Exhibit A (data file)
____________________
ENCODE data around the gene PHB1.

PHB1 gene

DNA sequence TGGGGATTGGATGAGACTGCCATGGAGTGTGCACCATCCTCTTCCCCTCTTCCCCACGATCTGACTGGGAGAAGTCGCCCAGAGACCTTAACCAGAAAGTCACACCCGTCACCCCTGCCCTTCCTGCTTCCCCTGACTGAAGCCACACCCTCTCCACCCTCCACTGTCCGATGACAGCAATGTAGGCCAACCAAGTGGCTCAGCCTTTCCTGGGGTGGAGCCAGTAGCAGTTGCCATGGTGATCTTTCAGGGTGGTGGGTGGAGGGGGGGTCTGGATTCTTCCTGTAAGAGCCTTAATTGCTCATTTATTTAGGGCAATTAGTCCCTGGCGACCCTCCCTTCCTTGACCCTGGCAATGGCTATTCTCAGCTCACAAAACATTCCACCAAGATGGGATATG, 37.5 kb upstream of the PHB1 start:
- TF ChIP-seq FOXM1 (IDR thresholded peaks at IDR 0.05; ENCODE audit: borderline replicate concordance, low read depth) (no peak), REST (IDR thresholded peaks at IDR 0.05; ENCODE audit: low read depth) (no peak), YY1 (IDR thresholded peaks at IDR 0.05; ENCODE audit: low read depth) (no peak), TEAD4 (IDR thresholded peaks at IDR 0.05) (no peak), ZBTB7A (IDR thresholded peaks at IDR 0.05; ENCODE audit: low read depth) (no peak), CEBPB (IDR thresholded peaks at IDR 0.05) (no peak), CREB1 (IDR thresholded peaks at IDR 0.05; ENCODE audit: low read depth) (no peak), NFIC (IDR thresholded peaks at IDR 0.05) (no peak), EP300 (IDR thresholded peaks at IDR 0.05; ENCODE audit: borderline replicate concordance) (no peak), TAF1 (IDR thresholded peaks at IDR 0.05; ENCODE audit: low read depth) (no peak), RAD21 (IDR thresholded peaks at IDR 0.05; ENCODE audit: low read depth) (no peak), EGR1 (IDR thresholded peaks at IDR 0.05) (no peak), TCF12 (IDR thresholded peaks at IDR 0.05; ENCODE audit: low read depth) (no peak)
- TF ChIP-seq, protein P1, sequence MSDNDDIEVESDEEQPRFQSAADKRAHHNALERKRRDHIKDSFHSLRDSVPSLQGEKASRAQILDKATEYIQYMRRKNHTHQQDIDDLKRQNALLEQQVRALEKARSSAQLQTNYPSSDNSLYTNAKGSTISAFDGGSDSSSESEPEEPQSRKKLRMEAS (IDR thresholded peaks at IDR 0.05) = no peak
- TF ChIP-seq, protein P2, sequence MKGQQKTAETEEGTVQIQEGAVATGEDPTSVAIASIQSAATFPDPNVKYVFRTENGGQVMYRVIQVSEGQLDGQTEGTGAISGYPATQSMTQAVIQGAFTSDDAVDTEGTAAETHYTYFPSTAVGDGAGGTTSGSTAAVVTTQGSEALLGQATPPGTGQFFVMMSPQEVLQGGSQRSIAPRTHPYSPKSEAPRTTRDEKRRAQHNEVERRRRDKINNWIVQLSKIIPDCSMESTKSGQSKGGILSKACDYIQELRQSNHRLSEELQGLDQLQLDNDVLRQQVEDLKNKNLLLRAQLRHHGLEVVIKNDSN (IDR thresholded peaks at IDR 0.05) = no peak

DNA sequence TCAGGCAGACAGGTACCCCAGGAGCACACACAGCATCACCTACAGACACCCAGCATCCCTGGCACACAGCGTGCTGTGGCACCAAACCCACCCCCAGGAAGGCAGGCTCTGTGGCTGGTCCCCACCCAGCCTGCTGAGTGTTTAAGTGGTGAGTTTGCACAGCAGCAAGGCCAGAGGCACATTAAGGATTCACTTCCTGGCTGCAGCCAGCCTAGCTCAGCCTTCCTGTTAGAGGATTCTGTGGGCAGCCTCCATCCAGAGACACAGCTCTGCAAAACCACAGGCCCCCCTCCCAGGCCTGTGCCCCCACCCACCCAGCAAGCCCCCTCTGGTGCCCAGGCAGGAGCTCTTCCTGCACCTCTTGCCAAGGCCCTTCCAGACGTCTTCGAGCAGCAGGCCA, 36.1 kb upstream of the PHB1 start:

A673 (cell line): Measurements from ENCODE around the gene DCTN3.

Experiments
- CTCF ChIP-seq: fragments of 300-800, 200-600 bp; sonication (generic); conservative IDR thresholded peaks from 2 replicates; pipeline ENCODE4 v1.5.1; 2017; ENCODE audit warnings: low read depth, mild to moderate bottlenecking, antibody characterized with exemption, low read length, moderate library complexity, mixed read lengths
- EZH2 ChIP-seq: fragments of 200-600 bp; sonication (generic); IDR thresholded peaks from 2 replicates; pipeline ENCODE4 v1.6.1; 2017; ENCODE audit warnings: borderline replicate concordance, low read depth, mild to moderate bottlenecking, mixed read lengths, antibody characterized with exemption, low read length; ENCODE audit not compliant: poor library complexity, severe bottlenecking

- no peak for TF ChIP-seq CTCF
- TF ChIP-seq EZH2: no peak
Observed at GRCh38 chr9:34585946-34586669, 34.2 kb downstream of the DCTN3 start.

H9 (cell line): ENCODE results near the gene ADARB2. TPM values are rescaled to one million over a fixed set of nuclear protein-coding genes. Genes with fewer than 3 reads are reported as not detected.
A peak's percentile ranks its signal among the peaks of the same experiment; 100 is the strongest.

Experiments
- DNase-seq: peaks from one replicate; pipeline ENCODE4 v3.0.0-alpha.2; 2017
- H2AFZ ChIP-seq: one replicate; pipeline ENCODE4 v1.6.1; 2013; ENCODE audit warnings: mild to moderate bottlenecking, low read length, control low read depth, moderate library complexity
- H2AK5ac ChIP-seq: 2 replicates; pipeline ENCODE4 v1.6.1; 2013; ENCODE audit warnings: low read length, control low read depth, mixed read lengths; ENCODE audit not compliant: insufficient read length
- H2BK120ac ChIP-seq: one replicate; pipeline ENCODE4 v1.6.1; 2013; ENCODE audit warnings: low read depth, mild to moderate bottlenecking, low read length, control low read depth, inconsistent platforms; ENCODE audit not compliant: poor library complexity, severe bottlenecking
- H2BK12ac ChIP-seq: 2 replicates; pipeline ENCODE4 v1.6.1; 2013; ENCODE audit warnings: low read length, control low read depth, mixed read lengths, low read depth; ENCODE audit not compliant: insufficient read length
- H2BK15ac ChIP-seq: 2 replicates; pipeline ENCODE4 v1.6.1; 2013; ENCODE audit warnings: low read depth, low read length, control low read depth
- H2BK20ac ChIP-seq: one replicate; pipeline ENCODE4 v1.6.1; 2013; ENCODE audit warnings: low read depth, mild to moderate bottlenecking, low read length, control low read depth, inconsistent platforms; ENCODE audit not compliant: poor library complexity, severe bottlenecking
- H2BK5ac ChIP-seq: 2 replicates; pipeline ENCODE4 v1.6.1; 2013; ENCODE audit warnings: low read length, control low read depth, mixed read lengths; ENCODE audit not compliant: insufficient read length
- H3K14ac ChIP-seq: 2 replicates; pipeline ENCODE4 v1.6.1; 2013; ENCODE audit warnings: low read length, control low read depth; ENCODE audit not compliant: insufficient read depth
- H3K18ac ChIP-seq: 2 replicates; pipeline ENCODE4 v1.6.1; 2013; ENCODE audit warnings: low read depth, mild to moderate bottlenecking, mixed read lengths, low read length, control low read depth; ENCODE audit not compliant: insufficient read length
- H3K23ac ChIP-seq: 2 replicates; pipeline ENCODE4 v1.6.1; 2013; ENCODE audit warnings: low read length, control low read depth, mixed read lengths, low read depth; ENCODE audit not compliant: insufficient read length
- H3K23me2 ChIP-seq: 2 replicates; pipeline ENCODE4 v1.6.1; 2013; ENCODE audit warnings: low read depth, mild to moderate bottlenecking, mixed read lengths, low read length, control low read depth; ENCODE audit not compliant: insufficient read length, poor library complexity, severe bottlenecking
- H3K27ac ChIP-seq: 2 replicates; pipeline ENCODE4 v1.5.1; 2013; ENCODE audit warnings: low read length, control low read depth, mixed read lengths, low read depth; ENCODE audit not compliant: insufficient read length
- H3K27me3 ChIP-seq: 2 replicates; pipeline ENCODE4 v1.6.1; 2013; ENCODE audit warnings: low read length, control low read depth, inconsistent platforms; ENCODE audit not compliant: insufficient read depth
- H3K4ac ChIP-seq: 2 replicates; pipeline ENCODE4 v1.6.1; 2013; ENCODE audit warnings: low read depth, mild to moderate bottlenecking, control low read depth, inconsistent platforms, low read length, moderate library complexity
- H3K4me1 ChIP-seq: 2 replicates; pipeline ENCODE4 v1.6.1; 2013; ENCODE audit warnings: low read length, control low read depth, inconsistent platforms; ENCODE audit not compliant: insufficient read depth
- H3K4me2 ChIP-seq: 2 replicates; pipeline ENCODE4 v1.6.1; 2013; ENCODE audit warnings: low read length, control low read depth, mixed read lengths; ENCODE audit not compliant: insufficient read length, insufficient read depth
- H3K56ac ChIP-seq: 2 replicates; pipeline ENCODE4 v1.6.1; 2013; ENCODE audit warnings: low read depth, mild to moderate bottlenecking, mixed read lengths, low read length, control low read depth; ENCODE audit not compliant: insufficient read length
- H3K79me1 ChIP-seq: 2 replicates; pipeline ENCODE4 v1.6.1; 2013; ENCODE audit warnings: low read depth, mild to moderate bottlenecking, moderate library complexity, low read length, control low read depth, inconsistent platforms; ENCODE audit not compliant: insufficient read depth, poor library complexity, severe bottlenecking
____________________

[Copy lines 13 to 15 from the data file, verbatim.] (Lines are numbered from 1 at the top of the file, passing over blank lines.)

- TF ChIP-seq EZH2: no peak
Observed at GRCh38 chr9:34585946-34586669, 34.2 kb downstream of the DCTN3 start.

H9 (cell line): ENCODE results near the gene ADARB2. TPM values are rescaled to one million over a fixed set of nuclear protein-coding genes. Genes with fewer than 3 reads are reported as not detected.